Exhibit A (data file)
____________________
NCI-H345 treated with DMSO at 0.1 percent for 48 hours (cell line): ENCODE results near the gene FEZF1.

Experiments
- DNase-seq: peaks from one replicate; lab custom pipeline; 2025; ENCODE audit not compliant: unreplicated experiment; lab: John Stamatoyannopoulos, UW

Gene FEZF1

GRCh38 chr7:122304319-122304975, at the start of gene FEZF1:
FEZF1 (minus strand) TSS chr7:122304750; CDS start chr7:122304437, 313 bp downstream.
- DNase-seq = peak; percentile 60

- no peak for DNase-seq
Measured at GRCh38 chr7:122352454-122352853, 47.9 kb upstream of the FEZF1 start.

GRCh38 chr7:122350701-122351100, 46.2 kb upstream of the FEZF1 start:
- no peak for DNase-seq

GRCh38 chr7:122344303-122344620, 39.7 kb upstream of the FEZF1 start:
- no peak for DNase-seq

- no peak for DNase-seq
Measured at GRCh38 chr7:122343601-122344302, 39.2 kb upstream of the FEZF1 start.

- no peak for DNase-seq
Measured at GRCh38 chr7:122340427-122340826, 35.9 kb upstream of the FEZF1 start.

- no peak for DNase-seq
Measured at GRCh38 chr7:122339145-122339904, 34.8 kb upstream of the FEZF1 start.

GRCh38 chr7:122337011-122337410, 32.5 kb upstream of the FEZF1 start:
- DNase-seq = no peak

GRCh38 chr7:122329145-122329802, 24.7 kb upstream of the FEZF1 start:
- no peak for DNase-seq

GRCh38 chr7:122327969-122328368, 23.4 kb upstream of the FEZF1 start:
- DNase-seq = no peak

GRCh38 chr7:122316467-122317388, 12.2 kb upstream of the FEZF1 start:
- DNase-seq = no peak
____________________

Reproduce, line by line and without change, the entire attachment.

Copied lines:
NCI-H345 treated with DMSO at 0.1 percent for 48 hours (cell line): ENCODE results near the gene FEZF1.

Experiments
- DNase-seq: peaks from one replicate; lab custom pipeline; 2025; ENCODE audit not compliant: unreplicated experiment; lab: John Stamatoyannopoulos, UW

Gene FEZF1

GRCh38 chr7:122304319-122304975, at the start of gene FEZF1:
FEZF1 (minus strand) TSS chr7:122304750; CDS start chr7:122304437, 313 bp downstream.
- DNase-seq = peak; percentile 60

- no peak for DNase-seq
Measured at GRCh38 chr7:122352454-122352853, 47.9 kb upstream of the FEZF1 start.

GRCh38 chr7:122350701-122351100, 46.2 kb upstream of the FEZF1 start:
- no peak for DNase-seq

GRCh38 chr7:122344303-122344620, 39.7 kb upstream of the FEZF1 start:
- no peak for DNase-seq

- no peak for DNase-seq
Measured at GRCh38 chr7:122343601-122344302, 39.2 kb upstream of the FEZF1 start.

- no peak for DNase-seq
Measured at GRCh38 chr7:122340427-122340826, 35.9 kb upstream of the FEZF1 start.

- no peak for DNase-seq
Measured at GRCh38 chr7:122339145-122339904, 34.8 kb upstream of the FEZF1 start.

GRCh38 chr7:122337011-122337410, 32.5 kb upstream of the FEZF1 start:
- DNase-seq = no peak

GRCh38 chr7:122329145-122329802, 24.7 kb upstream of the FEZF1 start:
- no peak for DNase-seq

GRCh38 chr7:122327969-122328368, 23.4 kb upstream of the FEZF1 start:
- DNase-seq = no peak

GRCh38 chr7:122316467-122317388, 12.2 kb upstream of the FEZF1 start:
- DNase-seq = no peak